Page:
Cybersecurity firm FireEye has published a white paper providing a detailed overview of techniques used by a hacker group behind a recent SolarWinds breach inside compromised networks.
The SolarWinds supply-chain attack came to light in December last year when FireEye revealed a breach of its own systems and the theft of its Red Team tools. Soon after, Microsoft also confirmed it was targeted by the SolarWinds hackers, who are thought to be working on behalf of the Russian government. The hackers had infected SolarWinds’s Orion software used by government agencies and private companies with the Sunburst malware, which allowed the attackers to further compromise computer networks.
The threat actor behind the SolarWinds breach is tracked as StellarParticle (CrowdStrike), UNC2452 (FireEye), and Dark Halo (Volexity).
According to SolarWinds, as many as 18,000 of its customers may have received infected updates, though it is believed that the number of directly affected companies is much smaller.
In some cases, the hackers deployed a second strain of malware known as Teardrop and then used several techniques to escalate access inside the local network and to the company's cloud resources, with a special focus on breaching Microsoft 365 infrastructure.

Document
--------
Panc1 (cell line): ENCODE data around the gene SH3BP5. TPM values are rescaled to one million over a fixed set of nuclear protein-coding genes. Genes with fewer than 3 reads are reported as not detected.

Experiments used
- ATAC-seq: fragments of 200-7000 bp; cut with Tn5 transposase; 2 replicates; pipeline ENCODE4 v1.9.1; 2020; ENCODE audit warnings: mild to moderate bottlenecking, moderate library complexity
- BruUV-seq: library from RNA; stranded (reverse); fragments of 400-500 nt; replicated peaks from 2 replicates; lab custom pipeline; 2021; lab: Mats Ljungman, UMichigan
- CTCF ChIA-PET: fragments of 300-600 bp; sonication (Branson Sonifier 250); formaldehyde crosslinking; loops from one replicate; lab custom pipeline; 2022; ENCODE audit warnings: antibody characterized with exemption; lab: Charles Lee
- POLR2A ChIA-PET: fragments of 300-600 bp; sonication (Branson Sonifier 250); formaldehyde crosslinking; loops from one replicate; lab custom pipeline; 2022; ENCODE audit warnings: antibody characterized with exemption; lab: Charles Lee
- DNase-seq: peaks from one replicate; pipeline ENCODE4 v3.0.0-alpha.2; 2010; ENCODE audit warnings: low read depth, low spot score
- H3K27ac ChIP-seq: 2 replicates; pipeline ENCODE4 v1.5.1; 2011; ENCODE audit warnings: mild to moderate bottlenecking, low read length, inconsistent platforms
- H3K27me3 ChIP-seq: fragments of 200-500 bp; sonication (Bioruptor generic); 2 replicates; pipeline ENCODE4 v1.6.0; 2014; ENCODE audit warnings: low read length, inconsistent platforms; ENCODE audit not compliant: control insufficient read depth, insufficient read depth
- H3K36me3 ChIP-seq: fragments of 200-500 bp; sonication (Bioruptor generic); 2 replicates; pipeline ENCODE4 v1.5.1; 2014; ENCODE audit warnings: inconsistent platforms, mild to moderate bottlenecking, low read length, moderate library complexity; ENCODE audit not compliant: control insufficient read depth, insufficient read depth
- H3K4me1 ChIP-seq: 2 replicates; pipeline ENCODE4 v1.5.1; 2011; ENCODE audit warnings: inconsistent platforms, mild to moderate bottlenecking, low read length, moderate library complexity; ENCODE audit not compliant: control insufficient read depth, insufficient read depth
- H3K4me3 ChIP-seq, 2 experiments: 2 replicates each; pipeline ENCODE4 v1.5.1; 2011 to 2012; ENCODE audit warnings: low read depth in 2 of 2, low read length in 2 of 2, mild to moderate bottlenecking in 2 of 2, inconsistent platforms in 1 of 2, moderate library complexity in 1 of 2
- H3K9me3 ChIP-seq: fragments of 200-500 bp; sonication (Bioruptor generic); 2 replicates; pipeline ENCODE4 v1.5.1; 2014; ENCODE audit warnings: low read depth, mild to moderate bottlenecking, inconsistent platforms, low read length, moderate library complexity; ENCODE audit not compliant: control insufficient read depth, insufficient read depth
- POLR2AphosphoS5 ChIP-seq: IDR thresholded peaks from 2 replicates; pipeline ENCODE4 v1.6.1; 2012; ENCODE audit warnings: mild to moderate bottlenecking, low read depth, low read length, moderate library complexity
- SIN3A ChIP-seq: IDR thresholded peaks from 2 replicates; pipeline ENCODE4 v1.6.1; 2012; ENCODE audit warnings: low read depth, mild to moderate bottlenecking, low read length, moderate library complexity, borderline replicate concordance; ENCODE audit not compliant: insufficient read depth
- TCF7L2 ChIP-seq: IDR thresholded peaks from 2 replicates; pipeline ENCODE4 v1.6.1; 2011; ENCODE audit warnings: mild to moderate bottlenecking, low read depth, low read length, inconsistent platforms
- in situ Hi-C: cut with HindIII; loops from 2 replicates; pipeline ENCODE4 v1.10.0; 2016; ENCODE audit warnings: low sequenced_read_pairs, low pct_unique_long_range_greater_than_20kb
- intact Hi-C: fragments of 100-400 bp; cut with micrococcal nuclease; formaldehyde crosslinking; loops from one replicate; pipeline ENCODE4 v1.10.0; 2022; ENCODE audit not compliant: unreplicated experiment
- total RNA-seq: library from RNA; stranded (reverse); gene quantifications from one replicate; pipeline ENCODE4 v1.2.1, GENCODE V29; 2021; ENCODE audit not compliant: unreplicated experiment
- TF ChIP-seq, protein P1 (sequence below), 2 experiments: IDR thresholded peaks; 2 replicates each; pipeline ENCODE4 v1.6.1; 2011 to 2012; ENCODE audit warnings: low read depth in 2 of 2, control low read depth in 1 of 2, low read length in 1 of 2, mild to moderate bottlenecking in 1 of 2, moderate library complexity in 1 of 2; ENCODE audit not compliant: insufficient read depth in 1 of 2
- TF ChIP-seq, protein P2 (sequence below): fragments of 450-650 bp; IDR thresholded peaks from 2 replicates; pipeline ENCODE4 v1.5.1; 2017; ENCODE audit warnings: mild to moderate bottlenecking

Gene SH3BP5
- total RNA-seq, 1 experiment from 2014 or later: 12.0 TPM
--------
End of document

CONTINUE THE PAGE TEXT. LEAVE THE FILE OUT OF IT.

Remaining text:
The FireEye’s 39-page report in great depth outlines the four primary techniques used by the hackers:
Steal the Active Directory Federation Services (AD FS) token-signing certificate and use it to forge tokens for arbitrary users (sometimes described as Golden SAML). This would allow the attacker to authenticate into a federated resource provider (such as Microsoft 365) as any user, without the need for that user’s password or their corresponding multi-factor authentication (MFA) mechanism.
Modify or add trusted domains in Azure AD to add a new federated Identity Provider (IdP) that the attacker controls. This would allow the attacker to forge tokens for arbitrary users and has been described as an Azure AD backdoor.
Compromise the credentials of on-premises user accounts that are synchronized to Microsoft 365 that have high privileged directory roles, such as Global Administrator or Application Administrator.
Backdoor an existing Microsoft 365 application by adding a new application or service principal credential in order to use the legitimate permissions assigned to the application, such as the ability to read email, send email as an arbitrary user, access user calendars, etc.
“Detection of forged SAML tokens actively being used against an organization has proven to be difficult. One possibility is to compare entries in the Azure AD Sign-Ins log against the security event logs of the on-premises AD FS servers to ensure that all authentications originated from AD FS,” the report notes.
The report also includes practical remediation and hardening strategies that companies can implement. In addition, FireEye has released a free auditing tool named Azure ID Investigator to help companies determine if any of these techniques are being used in their networks.